The Deacon's Bench

The Deacon's Bench

“Toy Story 3″: a work of wonder

toy-story-3-1893.jpg A lot of people have asked me “So what did you think of ‘Toy Story 3’? Was it really that good?” Yes, it really was.  Really.   

But two things stand out. (Warning, spoilers ahead!)

The first struck me because I saw the movie on its opening weekend, on the day before Father’s Day, so it was hard for me not to notice a yawning hole in the movie’s middle. Put bluntly:  there are no fathers. The entire “Toy Story” franchise, in fact, unfolds in a world without dads. Andy, the little boy who becomes a young man over the course of the series, owns the menagerie of toys, and it’s clear that he’s being raised by his mother. The moviemakers never explain why – and, in fact, the incomplete family itself fades into the background as the toys take over the story. Could this be one reason Andy becomes so attached to Woody and Buzz? Are they (at least in his imagination) surrogate dads – pint-sized role models of courage, honor and integrity? Manhood in miniature? I have to wonder.


And wonder, actually, is what brings me to the second thing. Because at bottom, “Toy Story 3″  is really about wonder — specifically, the wonder of storytelling.

Near the end of the film, Andy finds a shy little girl who inherits his beloved toys -and the scene where he introduces her to them is enough to make strong men weep. (Pardon me, while I blow my nose.  Sniff.) In that moment, Andy has discovered a kindred spirit: another kid without a dad, but one, like him, with a crazy and extravagant imagination — the kind of imagination that will find new adventures for the toys, with new stories to tell.  
The movie that begins with an elaborate sequence inside Andy’s imagination ends on a note of sweet expectation. You can’t escape the hopeful feeling that there are many more Toy Stories waiting to be told, as long as there are children to love the toys, and keep them going. (An aside: There’s also a hint that the greatest story, and greatest adventure of all, is life itself.  I loved that the last shot of “TS3 “is the first shot of the original film: a blue sky dotted by clouds. But in the first film, it’s a sky painted on Andy’s bedroom wall. Here, it’s the real sky of the real world – or, at least, Pixar’s real world — suggesting limitless adventures out there that are awaiting the little boy who grew up, and moved on.)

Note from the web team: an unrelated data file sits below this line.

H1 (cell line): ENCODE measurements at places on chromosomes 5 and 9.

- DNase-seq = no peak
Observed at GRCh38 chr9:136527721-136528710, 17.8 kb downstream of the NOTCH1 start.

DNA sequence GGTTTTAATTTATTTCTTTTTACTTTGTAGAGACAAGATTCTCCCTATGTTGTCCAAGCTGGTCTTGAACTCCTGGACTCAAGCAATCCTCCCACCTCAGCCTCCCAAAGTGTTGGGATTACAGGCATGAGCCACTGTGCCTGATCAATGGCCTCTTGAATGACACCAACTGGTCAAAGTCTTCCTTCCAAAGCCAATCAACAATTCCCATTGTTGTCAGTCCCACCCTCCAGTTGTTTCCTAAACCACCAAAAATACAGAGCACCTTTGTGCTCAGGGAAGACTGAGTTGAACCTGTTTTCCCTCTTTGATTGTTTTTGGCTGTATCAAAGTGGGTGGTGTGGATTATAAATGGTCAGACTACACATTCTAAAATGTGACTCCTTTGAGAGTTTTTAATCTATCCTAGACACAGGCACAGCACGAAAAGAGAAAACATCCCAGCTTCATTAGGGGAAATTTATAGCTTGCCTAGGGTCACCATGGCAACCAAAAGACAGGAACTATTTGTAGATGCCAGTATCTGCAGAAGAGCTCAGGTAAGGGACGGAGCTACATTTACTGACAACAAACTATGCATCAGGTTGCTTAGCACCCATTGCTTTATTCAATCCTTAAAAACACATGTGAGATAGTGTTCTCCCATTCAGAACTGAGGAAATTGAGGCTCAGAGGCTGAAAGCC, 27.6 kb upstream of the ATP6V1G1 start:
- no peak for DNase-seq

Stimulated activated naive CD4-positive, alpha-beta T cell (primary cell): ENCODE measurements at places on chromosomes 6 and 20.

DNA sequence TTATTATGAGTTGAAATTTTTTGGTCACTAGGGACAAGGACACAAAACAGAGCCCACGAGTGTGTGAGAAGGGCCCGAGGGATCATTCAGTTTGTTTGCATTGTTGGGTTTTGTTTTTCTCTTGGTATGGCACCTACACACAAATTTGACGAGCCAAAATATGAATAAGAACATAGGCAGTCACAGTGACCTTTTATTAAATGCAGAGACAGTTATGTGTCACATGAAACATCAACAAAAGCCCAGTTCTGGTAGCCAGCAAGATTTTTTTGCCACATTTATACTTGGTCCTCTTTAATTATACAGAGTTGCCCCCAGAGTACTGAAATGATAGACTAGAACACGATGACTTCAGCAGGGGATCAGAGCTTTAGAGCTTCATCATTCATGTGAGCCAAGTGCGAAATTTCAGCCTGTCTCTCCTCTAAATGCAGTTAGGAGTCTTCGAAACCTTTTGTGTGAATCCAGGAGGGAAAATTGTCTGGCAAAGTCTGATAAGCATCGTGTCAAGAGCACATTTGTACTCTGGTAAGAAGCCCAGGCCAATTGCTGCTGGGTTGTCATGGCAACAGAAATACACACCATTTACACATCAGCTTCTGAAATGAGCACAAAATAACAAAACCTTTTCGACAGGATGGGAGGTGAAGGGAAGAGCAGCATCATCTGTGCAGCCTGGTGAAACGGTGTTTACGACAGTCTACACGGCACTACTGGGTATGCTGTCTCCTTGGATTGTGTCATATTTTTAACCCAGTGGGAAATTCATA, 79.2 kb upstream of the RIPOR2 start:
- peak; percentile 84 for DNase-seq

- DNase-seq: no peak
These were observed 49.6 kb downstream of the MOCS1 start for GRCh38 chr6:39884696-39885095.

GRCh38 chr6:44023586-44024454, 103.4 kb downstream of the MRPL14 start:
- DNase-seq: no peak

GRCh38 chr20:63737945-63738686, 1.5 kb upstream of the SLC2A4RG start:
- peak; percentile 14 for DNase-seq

In a way, the TS franchise is all about the joy of storytelling, and the magic of myth-making. The wizards of Pixar have managed to create a plausible world of plastic and felt and tin, and made it come exuberantly to life. This is no small thing. Not only that, but they have done all this in the service of something truly beautiful and, even, sacred: the celebration of child-like wonder. Nurturing that wonder, the movies suggest, helps to ensure that more stories will be told.    

And that may be the most heartfelt achievement of the “Toy Story” films. The TS franchise has reminded us of something easily taken for granted — the power of imagination and whimsy and play. It’s a power that every five-year-old with a plastic doll appreciates.

Thank God, the good people at Pixar appreciate it, too.

Comments read comments(11)
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Mike L

posted June 20, 2010 at 11:31 pm

Wow, what a beautiful review and wonderful outlook, you have deacon. Been a long time since I have gone to a movie, but maybe it is time to see one. Seems like most of us leave the wonder and imagination of childhood behind. I think this is sad and condemns many of us to a lackluster life of discontent.